James adds: "It has changed my life. It didn't change my way of life but my attitude to life.

"I just enjoy every day now as you never know when it could be taken away.

"You don't realise how important your eyesight is until you are in the position I was in. I'm not fully back to normal, as the peripheral vision in my left eye is still affected, but I can still work as a firefighter and I feel in great health. I am so thankful to everyone who was involved in my care and enjoy every minute I have."

Why regular testing is so important ... tell-tale signs to look out for

  • Some eye problems can be age related so it is important that you have regular eye tests throughout your life, starting at the age of three.
  • Often it can be difficult for parents to tell if their young children have sight issues, which is why regular testing is so important.
  • Tell-tale signs to look for include a child losing their place while reading, frequent eye rubbing, constantly sitting too close to the TV or complaining of headaches or tired eyes. Young children may also try to avoid activities which need near vision such as homework or reading or don’t want to participate in sports or recreational activities which require distance vision.
  • The sooner vision problems can be detected, the better the outcome. Conditions such as squint and amblyopia (lazy eye) can be treated more effectively if picked up early and this can make a huge difference to children socially and to their school progress.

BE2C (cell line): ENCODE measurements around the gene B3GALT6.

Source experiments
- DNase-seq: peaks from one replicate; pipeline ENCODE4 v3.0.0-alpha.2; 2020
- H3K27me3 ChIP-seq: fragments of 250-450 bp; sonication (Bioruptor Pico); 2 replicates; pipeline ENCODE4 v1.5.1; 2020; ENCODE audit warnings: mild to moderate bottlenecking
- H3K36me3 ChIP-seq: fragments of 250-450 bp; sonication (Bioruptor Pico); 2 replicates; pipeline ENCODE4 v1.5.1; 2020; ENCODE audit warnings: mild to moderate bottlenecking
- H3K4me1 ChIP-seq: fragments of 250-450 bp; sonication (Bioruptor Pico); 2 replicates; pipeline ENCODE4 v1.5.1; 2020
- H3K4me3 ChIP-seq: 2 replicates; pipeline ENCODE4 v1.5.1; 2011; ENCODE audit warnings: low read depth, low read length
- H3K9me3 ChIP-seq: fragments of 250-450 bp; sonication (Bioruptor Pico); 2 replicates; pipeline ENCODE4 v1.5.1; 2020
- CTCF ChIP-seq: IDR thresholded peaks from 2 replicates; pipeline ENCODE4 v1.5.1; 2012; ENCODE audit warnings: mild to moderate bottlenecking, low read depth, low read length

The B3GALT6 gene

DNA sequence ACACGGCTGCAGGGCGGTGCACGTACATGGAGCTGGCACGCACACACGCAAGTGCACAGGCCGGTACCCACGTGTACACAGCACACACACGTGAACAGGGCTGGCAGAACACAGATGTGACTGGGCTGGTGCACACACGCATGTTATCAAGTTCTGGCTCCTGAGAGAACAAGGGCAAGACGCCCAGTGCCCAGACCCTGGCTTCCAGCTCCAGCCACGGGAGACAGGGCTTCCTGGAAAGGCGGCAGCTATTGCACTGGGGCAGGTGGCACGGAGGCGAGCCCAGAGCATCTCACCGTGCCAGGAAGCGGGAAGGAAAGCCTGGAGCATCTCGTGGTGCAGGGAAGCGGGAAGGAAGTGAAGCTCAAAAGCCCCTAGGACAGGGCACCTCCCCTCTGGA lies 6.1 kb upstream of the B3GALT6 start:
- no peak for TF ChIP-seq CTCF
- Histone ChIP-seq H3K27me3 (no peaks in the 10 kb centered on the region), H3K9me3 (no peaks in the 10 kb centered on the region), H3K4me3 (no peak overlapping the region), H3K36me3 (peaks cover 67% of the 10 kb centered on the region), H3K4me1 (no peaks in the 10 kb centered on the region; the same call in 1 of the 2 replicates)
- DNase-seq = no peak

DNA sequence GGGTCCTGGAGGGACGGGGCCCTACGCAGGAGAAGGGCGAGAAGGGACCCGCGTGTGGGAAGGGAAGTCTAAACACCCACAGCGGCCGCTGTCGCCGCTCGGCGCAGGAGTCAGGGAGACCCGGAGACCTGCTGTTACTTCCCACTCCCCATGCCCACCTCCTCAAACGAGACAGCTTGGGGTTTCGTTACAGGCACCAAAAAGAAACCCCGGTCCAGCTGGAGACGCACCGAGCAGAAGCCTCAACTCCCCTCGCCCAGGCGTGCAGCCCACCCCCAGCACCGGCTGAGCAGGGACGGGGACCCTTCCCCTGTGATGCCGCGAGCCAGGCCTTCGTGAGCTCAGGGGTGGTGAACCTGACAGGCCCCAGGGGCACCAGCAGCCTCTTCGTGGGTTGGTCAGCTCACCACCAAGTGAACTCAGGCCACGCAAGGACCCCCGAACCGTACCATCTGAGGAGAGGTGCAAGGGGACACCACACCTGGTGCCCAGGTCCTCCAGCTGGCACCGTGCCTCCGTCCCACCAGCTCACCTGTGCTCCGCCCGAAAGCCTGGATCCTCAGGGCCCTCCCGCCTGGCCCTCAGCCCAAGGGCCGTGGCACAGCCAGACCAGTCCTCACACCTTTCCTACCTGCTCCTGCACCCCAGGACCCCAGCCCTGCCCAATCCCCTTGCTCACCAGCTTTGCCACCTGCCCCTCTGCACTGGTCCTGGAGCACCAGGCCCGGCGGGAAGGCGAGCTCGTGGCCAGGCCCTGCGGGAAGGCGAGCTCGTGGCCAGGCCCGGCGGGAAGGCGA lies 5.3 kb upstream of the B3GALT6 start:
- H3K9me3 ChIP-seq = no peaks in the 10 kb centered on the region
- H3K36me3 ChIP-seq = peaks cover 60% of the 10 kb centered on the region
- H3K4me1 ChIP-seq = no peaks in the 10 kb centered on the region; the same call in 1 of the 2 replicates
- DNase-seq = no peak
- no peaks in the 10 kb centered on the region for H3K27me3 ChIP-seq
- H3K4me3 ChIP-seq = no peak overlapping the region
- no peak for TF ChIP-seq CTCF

• By mid-40s most people notice their eyes beginning to struggle to adjust between distance and close-up vision. This is known as presbyopia and affects everyone at some point.
  • Certain other eye conditions such as glaucoma and cataracts are also more common with age, so regular eye tests become increasingly important. 
  • Important signs to look out for are: when colours look a bit washed out; it’s difficult to judge the depth of steps, straight lines look wobbly; it’s hard to read; you’re struggling to see road signs when driving or when walking see destinations/numbers on a bus; blurred vision or floaters. These signs are not just a part of getting older — they are telling you something is wrong.
  • Age-related Macular Degeneration (AMD) is the leading cause of vision loss in people over 65. Steps to reduce the risk of developing AMD include stopping smoking and protecting your eyes from the sun, but to prevent more rapid deterioration early diagnosis and treatment of AMD is vital.
  • Minor eye problems such as dry eye, watering eye, red eye and blepharitis are easily detected and can be treated by an optician.
  • If you experience redness, pain and discomfort, blurred vision or flashes of light — also an increase in the number of ‘floaters’ in your eyes or a sudden loss of vision, visit an optician as soon as possible.